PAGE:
Friday, July 27, 2012

Student protest, pickets and "Stop the War!"

This week's image deals with protests to the Vietnam War, right here in Charlotte, NC. 

The Civil Rights and Anti-Vietnam War movements provided models for the women's movement." Barbara Ferguson, Vietnam Protest Rally, Freedom Park 1969.
Many marginalized movements fed off of each other in the mid to late 1900s, hoping to achieve many rights which groups of people did not originally have. Protests such as these were held, usually with youths and college students, to get the points of equality across to the public. With the start of the Vietnam War in 1965, students, vets, men, women, black, and white started to shout "Stop the War."

Parades and gatherings were valuable tools to protest the war. 
American's did not see why the war was important for the US to be involved, and were tired of sending their men to a fight that was not theirs. Many times this was a chance for women to stand up for what they believed in because they were the mothers, wives, and daughters of the men who were getting sent and killed.

Most Vietnam protest signs would say things like "Stop the War," or some variation of it, but the sign held by the woman on the right says "No V.C. (Viet Cong) Ever Called Me N*gger." This is a quote from a famous speech made by Cassius Clay, who later became known as Muhammad Ali.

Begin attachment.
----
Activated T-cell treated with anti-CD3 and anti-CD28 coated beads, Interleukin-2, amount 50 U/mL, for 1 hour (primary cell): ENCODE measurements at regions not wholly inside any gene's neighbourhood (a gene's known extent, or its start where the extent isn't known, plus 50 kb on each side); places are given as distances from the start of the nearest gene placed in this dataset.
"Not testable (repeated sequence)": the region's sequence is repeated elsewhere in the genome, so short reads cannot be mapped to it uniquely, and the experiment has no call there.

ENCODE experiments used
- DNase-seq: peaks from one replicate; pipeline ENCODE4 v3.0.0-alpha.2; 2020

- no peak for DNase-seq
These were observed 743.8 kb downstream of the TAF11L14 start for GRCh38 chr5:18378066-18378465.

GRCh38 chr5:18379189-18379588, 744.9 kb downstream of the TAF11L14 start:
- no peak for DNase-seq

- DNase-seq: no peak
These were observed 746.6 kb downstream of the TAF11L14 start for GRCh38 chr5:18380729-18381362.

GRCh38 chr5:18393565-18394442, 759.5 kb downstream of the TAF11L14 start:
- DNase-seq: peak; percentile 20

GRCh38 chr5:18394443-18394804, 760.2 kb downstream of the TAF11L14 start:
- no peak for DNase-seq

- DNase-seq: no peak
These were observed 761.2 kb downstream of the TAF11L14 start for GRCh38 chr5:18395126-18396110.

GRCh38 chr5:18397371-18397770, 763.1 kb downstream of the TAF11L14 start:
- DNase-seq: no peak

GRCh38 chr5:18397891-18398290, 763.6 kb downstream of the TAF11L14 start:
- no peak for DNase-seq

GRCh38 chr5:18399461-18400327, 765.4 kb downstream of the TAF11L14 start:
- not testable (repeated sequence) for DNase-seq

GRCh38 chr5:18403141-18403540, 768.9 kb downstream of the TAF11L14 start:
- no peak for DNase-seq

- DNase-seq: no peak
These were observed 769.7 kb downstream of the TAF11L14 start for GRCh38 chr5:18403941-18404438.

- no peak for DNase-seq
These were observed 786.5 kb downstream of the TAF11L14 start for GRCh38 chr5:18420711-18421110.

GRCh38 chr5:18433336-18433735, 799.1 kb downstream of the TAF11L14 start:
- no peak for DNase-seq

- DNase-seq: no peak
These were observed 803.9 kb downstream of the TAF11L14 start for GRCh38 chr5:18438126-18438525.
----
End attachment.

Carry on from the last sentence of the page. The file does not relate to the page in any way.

Muhammad Ali. 
Ali was a prize-winning US boxer and an opponent of the war. This was directly due to his beliefs with the Nation of Islam, which was also known as The Black Muslims group. Ali said he would not fight in the Vietnam war after being drafted, because his faith doesn't tell members to fight in wars not declared by Allah or The Messenger. Ali said this quote to show that he had no problem with VietCongs, but his problem is with those in the US that call him n*gger.

Needless to say, this time was a hotbed of political action from women, religious, and race leaders alike.

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